• Consequences To The State If Nonprofits No Longer Able/Willing To Provide Services?


Some key sources of tension identified
Some Key Sources of Nonprofit SideTension Identified

Administrative Issues

  •  Unrealized potentials for streamlining

  • Inconsistencies in reporting formats

  • Excessive paperwork forms “barrier to entry”

  • System has grown more complex over time, posing navigation burdens on both sides

    (e.g. new funding streams, new contract instruments, new payment approaches, new contract cycles)


Some key sources of tension identified1
Some Key Sources of Nonprofit SideTension Identified

Cost and Fiscal Issues

  • Resource issues pose the most severe challenges

  • Both sides assert state does not always pay the full cost of contracted services

  • Cost gap asserted ranged 0% to 45%; most common pegged at ~ 25%

  • Resource inadequacies pose threats to system sustainability


Some key sources of tension identified2
Some Key Sources of Nonprofit SideTension Identified

Performance Measurement Issues

  • Both anticipate strong move toward performance-based contracting

  • Nonprofits assert they lack adequate capacities to effectively measure & report program outcomes (65%)

  • State managers express concern about their own performance measurement understanding/capabilities

  • Contract managers receive very limited training for their contract management role (68%)


Some key sources of tension identified3
Some Key Sources of Nonprofit SideTension Identified

Strategic Partnership Issues

  •  Mutual aspirations for more collaborative, integrated service partnership; “In an ideal world…”

  • But state perceives greater degree of partnership at present than nonprofits do

  • Nonprofits desire better communication, opportunities for input on administrative practices/policies (60% say state seeks input “minimally” or “not at all”)


Divergent perspectives on current state of partnership
Divergent Perspectives on Nonprofit SideCurrent State of Partnership

  • -


Forward together project2
Forward Together Project Nonprofit Side

Phase III – Forward Together Farther Initiative

Statewide Human Services Summit Oct 2009

Bring new state agency leaders/administration together with nonprofits to

  • gain understanding of crucial emerging fiscal and operational challenges facing each sector

  • engage both sides in identifying and promoting deeper reforms to forge a stronger long-term partnership, capable of weathering the current crises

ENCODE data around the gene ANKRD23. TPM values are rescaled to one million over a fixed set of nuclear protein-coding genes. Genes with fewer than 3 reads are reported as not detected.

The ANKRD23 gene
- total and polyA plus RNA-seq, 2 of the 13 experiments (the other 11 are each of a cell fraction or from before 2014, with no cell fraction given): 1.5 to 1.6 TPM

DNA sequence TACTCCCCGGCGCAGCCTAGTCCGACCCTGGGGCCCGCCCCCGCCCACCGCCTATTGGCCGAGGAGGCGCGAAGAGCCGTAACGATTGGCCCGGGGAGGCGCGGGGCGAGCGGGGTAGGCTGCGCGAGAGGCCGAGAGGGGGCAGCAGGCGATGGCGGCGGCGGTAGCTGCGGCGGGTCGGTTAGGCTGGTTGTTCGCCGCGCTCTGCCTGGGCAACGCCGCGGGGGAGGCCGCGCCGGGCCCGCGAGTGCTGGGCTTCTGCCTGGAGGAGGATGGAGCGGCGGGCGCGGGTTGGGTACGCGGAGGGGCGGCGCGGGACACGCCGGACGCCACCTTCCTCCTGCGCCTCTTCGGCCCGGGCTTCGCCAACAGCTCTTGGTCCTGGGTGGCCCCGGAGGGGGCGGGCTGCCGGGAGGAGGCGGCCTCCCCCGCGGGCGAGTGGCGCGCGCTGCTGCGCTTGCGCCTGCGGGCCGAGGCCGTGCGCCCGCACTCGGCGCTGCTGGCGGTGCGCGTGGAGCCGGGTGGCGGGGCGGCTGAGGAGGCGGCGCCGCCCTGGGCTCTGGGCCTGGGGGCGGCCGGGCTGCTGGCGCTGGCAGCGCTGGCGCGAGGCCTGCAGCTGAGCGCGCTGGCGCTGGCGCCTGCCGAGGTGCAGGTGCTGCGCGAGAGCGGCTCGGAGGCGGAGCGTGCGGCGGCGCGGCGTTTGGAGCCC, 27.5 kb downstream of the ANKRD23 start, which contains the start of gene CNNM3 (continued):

Statewide human services summit oct 2009
Statewide Nonprofit SideHuman Services Summit Oct 2009

  • 200 State and Nonprofit Leaders Participated

  • Review of Conditions/Updates on New State, Nat’l Developments

  • Four Workshop/Dialogues

    • Administrative Streamlining, Communication and Problem-solving

    • Expanding Capacity to Identify/Pursue Federal and Philanthropic Grants

    • Maximizing Volunteer & National Community Service Resources

    • Confronting Performance Measurement Challenges


Statewide human services summit oct 20091
Statewide Nonprofit SideHuman Services Summit Oct 2009

Sampling of Ideas on Administrative Streamlining

  • move toward one time posting of routine boilerplate information in response to RFP’s;

  • encourage state use of networked, collaborative contracting, so that smaller grass-roots organizations don’t routinely get closed out;

  • create a locus for more consistent cross-division coordination of contract management practices;

  • provide routine, scheduled opportunities for exchange of viewpoints on contract issues


Statewide human services summit 2009
Statewide Nonprofit SideHuman Services Summit 2009

Sampling of Ideas on Improved Grants Capability

  • Form a distribution clearinghouse that ensures grant opportunities get circulated widely, quickly, and across sectors

  • Create a system for ready “partner-match” where nonprofits and state agencies can easily identify potential grant partners for open opportunities

  • Secure seed funding to support cross-sector “grant start up” efforts

  • Work with local grant-makers and AFP to build skills in effective grantsmanship

  • Conduct training to demystify pursuit of federal grants


Statewide human services summit 20091
Statewide Nonprofit SideHuman Services Summit 2009

Sampling of Ideas on Volunteer and Community Service

  • Secure a round of briefings for nonprofits on opportunities to tap expanded AmeriCorps, Public Allies and other national service programs

  • Support efforts of the State Office Of Volunteerism to integrate recruitment and informational resources on volunteering

  • Create a major initiative to promote expansion in corporate volunteering as a supplement to corporate funding of nonprofits

  • Learn what works elsewhere as effective strategies to recruit/prepare committed volunteers for nonprofit boards

  • Strengthen nonprofit understanding of effective volunteer recruitment/coordination practices


Statewide human services summit 20092
Statewide Nonprofit SideHuman Services Summit 2009

Sampling of Ideas on Performance Measurement

  • Develop and secure funding for side by side state-nonprofit training in performance measurement

  • Promote consistency in state agency use of language/ terminology with respect to performance measurement

  • Assess the value of “easy to gather” outcome measures being field-tested for nonprofits nationally

  • Connect state performance measurement approaches with general strategies/language employed by United Way

  • Ensure that state performance measures set for public programs are fully informed by “street-level” perspectives of nonprofit frontline workers


Forward together project3
Forward Together Project Nonprofit Side

Concluding Observations:

  • Update on Workgroup Activity

  • Are we on path to partnership?

  • What’s needed now?


Steven Nonprofit SidePeuquet, Director,

Center for Community Research & Service, University of Delaware


What We Don’t Know but Nonprofit Side

Need to Know About

Philanthropy and Nonprofits